Hypersonic, autonomous flight research bolstered by $1.5 million grant

Hypersonic vehicles, which fly more than five times the speed of sound, are constrained by an important aspect: computational power. Whether they are airplanes, missiles or spacecraft, the super-fast vehicles need to be autonomous, directing their own flight path without human interference. But the difficulty lies in establishing a flexible, accurate and navigable flight trajectory.

Puneet Singla, professor of aerospace engineering in the Penn State College of Engineering, plans to solve this problem. He is the principal investigator on a recently awarded $1.5 million, three-year grant from the United States Department of Defense. The grant is administered by the University Consortium for Applied Hypersonics, which is funded through the Joint Hypersonics Transition Office by the Under Secretary of Defense for Research and Engineering.

The first hypersonic vehicles were developed long ago, Singla explained. The research now underway is to develop the next generation of hypersonic vehicles’ capabilities, which includes autonomous flight.

“We are looking at how to accurately plan their path from one point to another while accounting for multi-physics dynamical models and any path or actuation constraints,” he said. “There are so many mission variables, like the launch point, end point and the flight conditions, which can change rapidly. The next-gen hypersonic vehicles must have the ability to quickly produce a new flight trajectory autonomously.”

To address this, Singla and his team are building and testing in-house algorithms for autonomous flight patterns.

“We are developing computationally-efficient algorithms for the hypersonic vehicles, so that they are no longer constrained by the limits of computer software,” Singla said. “In doing so, we are focusing on the technical areas of navigation, guidance and control of the vehicles. There must also be attention paid to the coupling of aerodynamics, thermodynamics, structural mechanics and propulsive forces.”

The hypersonic flight trajectory simulations are computationally extensive and difficult to achieve, according to Singla. However, he and his team will use new discoveries to assist with the process.

“We will use recent advances in machine learning, system dynamics, uncertainty quantification, sensing and controls to develop new tools to efficiently compute flight trajectories for hypersonic vehicles,” Singla said. “The new trajectory simulation tools are expected to be at least 10 times faster than existing methods.”

Singla noted that algorithms have been used for several engineering applications in the past, like space situational awareness and tracking toxic plumes in the atmosphere or water. The basic research for the development of these algorithms was previously funded by various Department of Defense agencies and the National Science Foundation.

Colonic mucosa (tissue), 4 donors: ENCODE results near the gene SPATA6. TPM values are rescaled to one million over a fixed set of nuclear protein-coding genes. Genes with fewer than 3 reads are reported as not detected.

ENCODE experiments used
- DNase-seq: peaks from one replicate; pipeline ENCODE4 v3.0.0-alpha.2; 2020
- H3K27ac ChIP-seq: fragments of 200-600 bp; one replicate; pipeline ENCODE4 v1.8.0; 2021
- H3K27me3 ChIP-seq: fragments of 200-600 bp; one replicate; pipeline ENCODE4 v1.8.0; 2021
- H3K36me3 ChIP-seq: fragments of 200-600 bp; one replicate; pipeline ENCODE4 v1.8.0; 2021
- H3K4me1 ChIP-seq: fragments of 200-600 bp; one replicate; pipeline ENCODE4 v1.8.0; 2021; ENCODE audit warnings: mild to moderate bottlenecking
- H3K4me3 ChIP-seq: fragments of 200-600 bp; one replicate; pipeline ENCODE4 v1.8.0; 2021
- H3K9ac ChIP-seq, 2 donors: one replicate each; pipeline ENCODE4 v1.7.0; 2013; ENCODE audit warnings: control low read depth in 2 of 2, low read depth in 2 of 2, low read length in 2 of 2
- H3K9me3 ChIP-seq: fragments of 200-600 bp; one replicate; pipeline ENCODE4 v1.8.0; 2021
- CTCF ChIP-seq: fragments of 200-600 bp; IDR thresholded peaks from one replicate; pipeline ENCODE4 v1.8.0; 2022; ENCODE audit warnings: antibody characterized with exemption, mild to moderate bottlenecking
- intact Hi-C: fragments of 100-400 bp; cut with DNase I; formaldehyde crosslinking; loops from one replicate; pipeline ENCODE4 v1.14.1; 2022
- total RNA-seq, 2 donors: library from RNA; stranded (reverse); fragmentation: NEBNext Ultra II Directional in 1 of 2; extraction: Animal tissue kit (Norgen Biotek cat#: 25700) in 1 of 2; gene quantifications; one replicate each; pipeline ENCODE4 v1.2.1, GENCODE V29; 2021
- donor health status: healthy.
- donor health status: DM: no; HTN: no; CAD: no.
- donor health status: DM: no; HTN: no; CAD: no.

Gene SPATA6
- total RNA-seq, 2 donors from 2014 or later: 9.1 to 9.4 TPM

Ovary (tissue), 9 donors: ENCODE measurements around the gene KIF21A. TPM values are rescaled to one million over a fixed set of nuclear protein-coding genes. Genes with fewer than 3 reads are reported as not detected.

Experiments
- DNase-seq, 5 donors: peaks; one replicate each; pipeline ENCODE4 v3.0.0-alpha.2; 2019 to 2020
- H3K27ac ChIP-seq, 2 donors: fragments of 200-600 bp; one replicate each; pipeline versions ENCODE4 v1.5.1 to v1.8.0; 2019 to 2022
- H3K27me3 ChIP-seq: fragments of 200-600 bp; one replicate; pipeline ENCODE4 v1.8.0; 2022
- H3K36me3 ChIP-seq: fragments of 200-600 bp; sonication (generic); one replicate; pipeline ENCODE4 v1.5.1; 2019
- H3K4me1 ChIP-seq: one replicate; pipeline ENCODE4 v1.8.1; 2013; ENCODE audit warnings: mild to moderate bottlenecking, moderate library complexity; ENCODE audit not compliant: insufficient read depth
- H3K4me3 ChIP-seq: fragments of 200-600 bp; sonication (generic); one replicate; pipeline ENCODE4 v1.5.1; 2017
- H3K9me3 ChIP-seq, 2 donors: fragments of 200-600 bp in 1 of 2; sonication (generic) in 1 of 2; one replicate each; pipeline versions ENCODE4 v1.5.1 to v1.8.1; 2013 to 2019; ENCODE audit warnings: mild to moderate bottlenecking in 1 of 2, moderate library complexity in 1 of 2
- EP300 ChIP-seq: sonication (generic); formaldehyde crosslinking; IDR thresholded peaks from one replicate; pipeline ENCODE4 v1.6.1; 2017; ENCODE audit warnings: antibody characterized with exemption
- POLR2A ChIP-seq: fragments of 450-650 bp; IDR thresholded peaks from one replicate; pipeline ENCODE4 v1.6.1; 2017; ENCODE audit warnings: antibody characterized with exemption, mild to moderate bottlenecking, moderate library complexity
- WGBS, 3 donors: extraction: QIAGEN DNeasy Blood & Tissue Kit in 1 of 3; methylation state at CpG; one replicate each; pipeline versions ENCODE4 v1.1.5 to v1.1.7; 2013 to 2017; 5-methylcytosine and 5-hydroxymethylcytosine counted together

“The algorithms we will develop can be used for aircraft and space control, as they are multibody dynamical systems,” Singla said, describing a multibody system as one system building off one or more systems, such as a space or aircraft carrying a payload.

Graduate students will be a part of the research and development process, according to co-principal investigator Herschel Pangborn, assistant professor of mechanical engineering.

“We’ll train students to be future leaders in this area,” Pangborn said. “They’ll benefit from the experience of a multi-university collaboration, while also working with industry and national labs to transition new technologies from academia to engineering practice.” 

As part of the grant, which starts this fall, Penn State will work with researchers from the University of Texas at Austin, Texas A&M University and Sandia National Laboratories. The team has also established collaborations with industry partners Lockheed Martin, the Aerospace Corporation and the Draper Labs.

“Hypersonics is a huge, high-priority initiative within the U.S. Department of Defense, and we will continue to see large amounts of money be made available for many years for relevant research,” said Ned Brokloff, defense research liaison for the Penn State College of Engineering and Applied Research Laboratory. “These awards were very competitive, and Penn State is a relatively new player in this domain, yet the proposal was selected for funding.”

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